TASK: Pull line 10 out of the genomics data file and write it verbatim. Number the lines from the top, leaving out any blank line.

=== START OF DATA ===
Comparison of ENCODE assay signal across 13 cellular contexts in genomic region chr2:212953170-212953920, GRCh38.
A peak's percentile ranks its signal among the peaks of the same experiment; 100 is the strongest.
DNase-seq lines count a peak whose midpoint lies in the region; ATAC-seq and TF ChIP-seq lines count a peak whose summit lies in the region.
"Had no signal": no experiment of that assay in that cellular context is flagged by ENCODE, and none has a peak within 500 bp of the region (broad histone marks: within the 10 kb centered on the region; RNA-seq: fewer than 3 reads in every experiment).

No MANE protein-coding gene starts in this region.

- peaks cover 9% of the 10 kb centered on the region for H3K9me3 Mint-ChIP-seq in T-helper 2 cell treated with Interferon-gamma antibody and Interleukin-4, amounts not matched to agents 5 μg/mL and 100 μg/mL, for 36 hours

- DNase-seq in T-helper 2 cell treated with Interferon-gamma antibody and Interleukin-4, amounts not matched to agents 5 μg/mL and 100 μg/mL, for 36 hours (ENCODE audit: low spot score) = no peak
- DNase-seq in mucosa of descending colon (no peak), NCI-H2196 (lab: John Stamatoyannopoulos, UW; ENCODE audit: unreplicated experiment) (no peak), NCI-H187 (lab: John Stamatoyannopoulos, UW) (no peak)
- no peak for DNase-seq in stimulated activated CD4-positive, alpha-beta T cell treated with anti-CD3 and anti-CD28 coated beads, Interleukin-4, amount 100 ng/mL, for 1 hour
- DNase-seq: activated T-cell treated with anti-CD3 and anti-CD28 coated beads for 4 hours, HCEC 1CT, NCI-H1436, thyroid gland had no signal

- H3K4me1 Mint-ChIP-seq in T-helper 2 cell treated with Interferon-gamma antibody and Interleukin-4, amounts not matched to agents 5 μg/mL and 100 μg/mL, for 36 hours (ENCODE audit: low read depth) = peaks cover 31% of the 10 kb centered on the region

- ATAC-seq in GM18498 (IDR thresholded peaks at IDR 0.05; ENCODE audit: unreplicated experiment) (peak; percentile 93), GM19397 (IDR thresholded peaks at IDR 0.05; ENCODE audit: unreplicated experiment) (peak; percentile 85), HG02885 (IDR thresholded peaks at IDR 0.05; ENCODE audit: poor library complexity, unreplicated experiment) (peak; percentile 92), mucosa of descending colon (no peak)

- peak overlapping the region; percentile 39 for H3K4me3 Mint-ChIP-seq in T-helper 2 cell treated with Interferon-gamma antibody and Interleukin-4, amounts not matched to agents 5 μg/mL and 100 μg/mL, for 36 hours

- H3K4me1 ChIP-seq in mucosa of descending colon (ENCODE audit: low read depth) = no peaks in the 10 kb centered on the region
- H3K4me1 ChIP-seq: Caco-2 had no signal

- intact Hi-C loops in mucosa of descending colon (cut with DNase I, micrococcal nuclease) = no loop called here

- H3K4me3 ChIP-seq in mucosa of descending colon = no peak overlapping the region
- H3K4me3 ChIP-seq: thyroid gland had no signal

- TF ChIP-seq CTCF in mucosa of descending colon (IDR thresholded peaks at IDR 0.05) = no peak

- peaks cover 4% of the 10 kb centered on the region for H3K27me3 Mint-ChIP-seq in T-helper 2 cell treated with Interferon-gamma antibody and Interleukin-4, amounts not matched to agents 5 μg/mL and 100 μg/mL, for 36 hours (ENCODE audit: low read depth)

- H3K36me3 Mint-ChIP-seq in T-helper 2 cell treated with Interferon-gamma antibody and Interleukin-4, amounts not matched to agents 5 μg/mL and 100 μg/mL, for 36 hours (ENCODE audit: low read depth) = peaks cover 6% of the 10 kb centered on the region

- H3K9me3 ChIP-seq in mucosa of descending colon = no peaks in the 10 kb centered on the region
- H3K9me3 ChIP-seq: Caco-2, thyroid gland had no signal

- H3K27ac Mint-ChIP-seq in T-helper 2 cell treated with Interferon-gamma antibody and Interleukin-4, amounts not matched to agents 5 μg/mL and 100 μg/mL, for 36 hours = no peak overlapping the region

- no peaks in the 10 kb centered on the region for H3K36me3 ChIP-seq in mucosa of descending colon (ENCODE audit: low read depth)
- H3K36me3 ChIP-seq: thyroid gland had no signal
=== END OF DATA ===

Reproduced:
- DNase-seq: activated T-cell treated with anti-CD3 and anti-CD28 coated beads for 4 hours, HCEC 1CT, NCI-H1436, thyroid gland had no signal